Effects of Statin Use on Pain Outcomes in Knee Osteoarthritis

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After 4 years, participants using statins did not demonstrate a lowered risk of worsening pain.
After 4 years, participants using statins did not demonstrate a lowered risk of worsening pain.

Patients with osteoarthritis (OA) who have used statins for more than 5 years and those using atorvastatin may have a lower risk for knee pain, according to findings published in Arthritis Care & Research.

The researchers selected 4448 community-dwelling adults from the Osteoarthritis Initiative database who met study criteria, including individuals who had knee pain within the last 12 months and individuals who were at risk of developing knee pain because of obesity or familiarity. Statin use in participants was assessed, including rosuvastatin, atorvastatin, lovastatin, simvastatin, pravastatin, and fluvastatin. Statin use after 4 and 5 years was also recorded and used in the analysis.

At the beginning of the study, 2512 individuals had radiographic OA, and 1082 of those individuals had radiographic symptomatic knee OA. Atorvastatin was the most common statin used (13.6%). At baseline, radiographic knee OA was more common in individuals who used statins, and they reported higher levels of knee pain according to the Western Ontario and McMaster Universities Osteoarthritis Index. After 4 years, participants using statins did not demonstrate a lowered risk of worsening pain.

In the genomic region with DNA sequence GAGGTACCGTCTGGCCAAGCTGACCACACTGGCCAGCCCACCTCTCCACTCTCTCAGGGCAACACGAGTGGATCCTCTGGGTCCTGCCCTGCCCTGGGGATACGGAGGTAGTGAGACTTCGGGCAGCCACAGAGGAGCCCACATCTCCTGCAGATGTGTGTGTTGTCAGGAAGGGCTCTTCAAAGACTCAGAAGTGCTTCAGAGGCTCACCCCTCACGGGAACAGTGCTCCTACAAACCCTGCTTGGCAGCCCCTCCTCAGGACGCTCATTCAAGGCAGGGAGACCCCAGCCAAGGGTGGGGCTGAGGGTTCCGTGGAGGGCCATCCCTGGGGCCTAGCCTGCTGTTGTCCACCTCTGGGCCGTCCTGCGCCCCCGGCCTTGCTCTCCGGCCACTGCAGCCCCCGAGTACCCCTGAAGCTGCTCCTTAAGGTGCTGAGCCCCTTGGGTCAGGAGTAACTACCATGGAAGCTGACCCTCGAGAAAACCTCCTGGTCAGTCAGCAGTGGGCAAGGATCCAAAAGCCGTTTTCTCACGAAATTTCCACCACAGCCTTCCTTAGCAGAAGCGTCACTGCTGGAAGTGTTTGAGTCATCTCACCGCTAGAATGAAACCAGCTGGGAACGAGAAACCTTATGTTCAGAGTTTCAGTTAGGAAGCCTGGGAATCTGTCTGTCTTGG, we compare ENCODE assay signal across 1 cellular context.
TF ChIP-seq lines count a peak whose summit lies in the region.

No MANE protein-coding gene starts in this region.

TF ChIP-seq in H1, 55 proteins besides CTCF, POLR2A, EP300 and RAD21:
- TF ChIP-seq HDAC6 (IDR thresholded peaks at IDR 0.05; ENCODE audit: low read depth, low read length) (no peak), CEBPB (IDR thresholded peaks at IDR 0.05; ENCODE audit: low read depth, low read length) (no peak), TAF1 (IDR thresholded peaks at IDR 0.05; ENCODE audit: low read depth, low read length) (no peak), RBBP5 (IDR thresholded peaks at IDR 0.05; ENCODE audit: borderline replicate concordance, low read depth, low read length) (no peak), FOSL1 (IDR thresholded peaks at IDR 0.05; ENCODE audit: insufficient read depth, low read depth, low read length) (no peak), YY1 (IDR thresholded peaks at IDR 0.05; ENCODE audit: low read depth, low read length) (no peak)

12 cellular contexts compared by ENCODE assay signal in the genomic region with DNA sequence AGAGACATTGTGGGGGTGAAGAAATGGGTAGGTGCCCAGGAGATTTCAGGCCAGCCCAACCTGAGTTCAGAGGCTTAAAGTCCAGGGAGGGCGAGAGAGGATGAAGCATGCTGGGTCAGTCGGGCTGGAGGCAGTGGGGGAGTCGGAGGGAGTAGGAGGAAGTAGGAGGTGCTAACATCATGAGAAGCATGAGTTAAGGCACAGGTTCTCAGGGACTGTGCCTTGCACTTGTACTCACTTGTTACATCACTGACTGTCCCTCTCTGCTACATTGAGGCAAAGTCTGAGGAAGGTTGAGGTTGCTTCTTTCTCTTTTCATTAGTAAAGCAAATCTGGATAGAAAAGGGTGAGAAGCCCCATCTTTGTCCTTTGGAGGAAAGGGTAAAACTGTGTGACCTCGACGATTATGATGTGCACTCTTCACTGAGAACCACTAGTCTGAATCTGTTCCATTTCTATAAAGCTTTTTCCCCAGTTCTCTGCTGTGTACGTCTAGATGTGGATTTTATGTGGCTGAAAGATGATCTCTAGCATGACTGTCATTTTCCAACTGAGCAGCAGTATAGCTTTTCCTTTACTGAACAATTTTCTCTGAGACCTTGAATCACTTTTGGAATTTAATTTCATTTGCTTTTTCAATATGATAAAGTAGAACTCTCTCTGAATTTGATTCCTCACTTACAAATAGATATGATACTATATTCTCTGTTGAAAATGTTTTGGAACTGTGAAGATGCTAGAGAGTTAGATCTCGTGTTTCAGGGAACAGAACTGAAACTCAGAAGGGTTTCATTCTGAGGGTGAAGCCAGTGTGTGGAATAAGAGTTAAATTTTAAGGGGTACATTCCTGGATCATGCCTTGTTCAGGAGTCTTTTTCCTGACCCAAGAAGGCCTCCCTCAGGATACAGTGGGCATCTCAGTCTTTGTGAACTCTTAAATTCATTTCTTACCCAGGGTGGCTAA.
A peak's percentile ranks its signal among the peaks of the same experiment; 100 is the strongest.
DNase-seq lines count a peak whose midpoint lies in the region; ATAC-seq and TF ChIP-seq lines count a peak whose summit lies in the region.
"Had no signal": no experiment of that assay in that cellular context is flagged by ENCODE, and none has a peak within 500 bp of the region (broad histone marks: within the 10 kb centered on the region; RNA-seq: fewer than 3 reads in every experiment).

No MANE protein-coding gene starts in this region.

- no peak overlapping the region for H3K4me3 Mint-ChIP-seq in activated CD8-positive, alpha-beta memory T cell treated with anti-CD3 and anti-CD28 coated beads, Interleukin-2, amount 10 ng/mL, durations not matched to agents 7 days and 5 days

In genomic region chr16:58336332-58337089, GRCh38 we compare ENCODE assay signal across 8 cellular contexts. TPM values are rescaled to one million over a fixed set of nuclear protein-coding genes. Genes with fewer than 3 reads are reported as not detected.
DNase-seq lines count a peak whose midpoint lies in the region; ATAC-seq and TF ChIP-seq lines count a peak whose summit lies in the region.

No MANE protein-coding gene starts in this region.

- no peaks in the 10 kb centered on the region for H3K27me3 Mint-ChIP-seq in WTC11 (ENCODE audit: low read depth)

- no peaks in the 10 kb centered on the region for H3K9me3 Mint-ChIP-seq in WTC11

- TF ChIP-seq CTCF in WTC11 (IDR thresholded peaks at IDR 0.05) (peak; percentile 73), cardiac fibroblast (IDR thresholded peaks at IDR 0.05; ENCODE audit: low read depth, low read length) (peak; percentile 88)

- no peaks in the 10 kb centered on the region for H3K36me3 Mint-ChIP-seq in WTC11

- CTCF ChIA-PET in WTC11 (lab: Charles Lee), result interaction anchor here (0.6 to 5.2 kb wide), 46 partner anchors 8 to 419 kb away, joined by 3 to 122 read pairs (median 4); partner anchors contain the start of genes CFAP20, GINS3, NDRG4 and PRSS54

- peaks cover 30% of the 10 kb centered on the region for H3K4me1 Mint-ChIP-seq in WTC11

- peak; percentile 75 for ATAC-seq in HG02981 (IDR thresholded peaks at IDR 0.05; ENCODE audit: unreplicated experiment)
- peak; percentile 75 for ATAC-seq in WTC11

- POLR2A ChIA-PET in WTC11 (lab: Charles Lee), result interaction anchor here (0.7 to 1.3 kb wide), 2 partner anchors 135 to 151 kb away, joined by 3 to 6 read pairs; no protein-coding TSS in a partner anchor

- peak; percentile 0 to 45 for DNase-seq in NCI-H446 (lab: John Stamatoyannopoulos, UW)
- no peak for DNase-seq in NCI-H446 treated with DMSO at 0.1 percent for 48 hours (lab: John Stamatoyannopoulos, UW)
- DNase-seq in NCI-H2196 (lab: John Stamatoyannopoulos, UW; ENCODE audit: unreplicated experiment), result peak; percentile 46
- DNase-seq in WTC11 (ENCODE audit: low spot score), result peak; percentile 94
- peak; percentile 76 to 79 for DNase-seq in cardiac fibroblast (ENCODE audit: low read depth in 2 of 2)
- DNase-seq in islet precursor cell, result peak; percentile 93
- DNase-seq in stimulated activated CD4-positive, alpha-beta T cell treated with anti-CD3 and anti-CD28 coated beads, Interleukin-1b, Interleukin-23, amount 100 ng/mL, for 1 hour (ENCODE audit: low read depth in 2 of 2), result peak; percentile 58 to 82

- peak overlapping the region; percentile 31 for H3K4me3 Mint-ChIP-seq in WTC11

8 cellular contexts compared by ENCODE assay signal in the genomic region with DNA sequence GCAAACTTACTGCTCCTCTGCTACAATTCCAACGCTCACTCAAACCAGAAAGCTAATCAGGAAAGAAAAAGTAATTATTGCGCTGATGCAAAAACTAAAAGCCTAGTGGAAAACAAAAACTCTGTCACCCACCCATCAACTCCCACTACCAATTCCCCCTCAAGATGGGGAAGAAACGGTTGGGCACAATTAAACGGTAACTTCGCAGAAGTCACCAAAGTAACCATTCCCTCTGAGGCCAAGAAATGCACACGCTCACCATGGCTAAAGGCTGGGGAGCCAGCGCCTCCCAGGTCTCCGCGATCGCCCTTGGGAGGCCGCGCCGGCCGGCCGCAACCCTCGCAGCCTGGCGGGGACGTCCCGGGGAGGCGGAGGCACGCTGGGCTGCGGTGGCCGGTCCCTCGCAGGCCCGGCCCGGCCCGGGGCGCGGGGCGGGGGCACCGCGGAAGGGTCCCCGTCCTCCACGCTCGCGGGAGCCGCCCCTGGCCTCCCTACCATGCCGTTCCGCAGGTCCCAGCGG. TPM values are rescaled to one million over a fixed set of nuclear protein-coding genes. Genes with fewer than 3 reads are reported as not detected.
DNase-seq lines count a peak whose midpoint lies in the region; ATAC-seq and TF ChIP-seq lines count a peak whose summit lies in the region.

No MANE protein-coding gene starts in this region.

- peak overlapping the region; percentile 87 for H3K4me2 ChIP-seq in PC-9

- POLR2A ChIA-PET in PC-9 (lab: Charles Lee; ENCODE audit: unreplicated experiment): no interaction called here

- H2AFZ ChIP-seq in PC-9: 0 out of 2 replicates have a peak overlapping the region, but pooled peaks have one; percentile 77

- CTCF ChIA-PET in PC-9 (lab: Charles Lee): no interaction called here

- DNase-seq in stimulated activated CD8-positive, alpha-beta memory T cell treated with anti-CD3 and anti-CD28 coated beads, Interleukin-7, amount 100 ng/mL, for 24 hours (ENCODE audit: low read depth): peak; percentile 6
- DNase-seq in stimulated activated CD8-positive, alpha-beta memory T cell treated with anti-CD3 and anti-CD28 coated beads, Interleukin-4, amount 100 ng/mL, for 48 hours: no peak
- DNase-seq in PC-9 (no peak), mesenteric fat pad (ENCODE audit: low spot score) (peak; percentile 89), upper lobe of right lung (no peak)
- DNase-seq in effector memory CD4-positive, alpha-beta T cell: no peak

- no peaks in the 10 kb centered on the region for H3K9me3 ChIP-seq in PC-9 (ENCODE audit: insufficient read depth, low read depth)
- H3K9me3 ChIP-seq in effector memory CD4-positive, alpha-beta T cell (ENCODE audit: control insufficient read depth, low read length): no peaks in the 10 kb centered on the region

At 5 years, however, a decrease in pain was noted for statins use (relative risk ratio [RR], 0.91; 95% CI, 0.83-0.997; P =.04 in fully adjusted model; RR, 0.90; 95% CI, 0.82-0.993; P =.03 after adjusting for the propensity score). Atorvastatin was associated with a lower risk of developing pain (RR, 0.95; 95% CI, 0.91-0.996; P =.03) while rosuvastatin was linked to a higher risk of developing pain.

Study researchers concluded that “using statins for more than 5 years from baseline and atorvastatin use were associated with reduced pain worsening.” However, rosuvastatin at 5 years was associated with a higher risk of worsening pain.

Disclosures: Multiple authors declare affiliations with pharmaceutical companies, and multiple pharmaceutical companies made a portion of this study possible. Please see original article for a full list of disclosures.

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Reference

Veronese N, Koyanagi A, Stubbs B, et al. Statin use and knee osteoarthritis outcomes: a longitudinal cohort study [published online August 24, 2018]. Arthritis Care Res. doi: 10.1002/acr.23735.

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